It's wonderful, really. First, those ordinances passed protecting LGBT individuals from workplace and home discrimination. Throughout there have been little bits of media coverage pertaining to Transgender Awareness Month, especially last Monday when Rosemary Winters published Transgender community pushes for acceptance, awareness in the Salt Lake Tribune.
Some of the reader comments on the site are really empathetic and supportive, while others are less so. For instance, one transphobic reader commented:
"As long as IT is cornfused about or has a overwheling fetish to dress like a woman. Then what do they exopect from society? Get a heartwarming welcome from NORMAL American folks? Sort of like we call a SHE a HE just because they FEEL like a male (Chasity Bono). Vagina or no vagina, this girl is stil a girl. Albeit a damn ugly one."
Hate is an unfortunate thing. Emily, a transgender woman, put it well when she wrote,
"Transphobia doesn’t work on the level of literal sense, instead it proceeds along a path mapped out long before, relying more on a cis common sense of how things “should be” (and therefore are) than on any real knowledge of trans lives.""Cis", by the way, is a shortened version of "cisgender", which Wikipedia defines as,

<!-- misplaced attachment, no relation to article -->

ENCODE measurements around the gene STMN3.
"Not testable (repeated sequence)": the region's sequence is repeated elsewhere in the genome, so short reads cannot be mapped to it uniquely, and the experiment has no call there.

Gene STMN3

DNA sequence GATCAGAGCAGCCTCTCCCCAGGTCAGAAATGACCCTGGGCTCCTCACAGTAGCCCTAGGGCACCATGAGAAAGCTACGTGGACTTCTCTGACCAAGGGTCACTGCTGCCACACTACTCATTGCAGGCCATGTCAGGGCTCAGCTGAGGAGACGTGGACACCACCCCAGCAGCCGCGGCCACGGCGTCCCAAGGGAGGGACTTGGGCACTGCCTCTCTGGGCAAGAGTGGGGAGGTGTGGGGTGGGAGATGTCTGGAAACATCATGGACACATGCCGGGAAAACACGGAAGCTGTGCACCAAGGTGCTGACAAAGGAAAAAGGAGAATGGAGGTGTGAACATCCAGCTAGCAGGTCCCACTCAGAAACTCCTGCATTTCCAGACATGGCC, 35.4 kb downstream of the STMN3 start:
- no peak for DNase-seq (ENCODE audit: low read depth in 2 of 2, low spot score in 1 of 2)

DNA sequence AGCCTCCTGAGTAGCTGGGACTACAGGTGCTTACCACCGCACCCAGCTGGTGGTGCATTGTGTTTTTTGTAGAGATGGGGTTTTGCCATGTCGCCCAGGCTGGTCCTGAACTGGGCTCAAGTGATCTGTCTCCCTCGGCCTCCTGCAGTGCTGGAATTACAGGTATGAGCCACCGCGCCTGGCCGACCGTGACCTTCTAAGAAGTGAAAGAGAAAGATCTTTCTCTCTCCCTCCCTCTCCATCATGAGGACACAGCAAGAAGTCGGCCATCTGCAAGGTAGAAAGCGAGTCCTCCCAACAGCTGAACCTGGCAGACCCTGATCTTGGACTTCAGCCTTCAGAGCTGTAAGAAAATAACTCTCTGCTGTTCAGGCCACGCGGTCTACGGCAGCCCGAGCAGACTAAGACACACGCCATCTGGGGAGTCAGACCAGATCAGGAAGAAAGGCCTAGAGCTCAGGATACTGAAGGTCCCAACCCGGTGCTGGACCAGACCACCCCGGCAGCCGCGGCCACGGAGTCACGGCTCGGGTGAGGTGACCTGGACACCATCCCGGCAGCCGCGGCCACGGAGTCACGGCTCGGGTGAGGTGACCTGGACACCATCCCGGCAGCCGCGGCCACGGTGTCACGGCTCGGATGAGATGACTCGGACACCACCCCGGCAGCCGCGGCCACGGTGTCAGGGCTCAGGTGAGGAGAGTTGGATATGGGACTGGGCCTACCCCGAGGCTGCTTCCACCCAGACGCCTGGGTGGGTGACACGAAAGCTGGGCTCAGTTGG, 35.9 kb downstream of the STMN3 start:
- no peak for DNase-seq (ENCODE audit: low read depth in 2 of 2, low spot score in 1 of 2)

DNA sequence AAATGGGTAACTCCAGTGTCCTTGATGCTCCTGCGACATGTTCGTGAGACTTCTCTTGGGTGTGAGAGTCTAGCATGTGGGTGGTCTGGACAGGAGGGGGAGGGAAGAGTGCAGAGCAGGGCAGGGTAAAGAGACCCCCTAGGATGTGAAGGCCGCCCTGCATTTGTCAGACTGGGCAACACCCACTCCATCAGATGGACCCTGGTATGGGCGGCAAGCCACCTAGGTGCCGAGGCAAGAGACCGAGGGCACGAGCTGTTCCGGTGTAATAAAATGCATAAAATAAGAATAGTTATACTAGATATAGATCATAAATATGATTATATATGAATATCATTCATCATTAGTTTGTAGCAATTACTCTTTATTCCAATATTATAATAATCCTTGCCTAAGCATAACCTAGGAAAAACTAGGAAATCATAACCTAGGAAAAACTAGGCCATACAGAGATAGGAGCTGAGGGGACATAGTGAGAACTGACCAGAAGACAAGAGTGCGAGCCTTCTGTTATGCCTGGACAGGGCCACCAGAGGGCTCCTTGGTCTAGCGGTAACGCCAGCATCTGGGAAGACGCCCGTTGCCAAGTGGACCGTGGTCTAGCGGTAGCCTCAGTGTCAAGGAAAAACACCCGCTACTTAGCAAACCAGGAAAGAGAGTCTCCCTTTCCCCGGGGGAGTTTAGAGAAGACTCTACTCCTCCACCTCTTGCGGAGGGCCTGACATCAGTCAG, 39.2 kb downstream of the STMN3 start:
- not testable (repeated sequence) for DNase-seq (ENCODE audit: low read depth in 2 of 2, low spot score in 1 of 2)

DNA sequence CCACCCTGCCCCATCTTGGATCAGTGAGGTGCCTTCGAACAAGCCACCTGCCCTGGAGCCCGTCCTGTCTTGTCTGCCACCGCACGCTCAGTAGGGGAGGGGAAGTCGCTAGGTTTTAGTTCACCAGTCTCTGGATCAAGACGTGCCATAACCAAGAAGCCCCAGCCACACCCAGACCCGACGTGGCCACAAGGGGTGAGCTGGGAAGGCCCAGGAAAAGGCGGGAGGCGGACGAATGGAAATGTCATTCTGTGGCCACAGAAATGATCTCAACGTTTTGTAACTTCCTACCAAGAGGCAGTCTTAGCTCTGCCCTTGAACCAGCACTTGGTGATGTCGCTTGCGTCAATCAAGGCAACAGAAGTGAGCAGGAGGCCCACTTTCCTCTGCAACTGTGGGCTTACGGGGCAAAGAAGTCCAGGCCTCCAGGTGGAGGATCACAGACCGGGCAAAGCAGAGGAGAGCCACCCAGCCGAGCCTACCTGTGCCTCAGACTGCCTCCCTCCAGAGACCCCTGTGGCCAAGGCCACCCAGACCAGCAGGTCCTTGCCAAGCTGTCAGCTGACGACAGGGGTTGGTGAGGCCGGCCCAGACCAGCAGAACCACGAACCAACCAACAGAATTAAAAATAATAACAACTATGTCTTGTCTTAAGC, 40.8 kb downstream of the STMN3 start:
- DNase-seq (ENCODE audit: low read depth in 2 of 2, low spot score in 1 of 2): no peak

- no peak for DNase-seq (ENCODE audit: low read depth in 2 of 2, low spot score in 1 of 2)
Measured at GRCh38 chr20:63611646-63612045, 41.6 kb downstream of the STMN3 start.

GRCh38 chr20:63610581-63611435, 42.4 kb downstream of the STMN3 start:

"Cisgender is a "newer term" that means "someone who is comfortable in the gender they were assigned at birth. "Cisgender" is used to contrast "transgender" on the gender spectrum."Eric Ethington (a local blogger) puts it:
"San Francisco signed Fair Workplace and Housing laws into effect with Harvey Milk and Mayor Moscone in 1969, now 40 years later Salt Lake City Mayor Ralph Becker signs his name to the list of champions of human rights."This past month I've struggled more so than usual with feeling insecure and hopeless internally, so it helps to focus on the positive change that's happening for trans people - even here in Utah. Increasing awareness, acceptance. Protections and hope for a future with equal civil rights.
And this kind of stuff helps, too: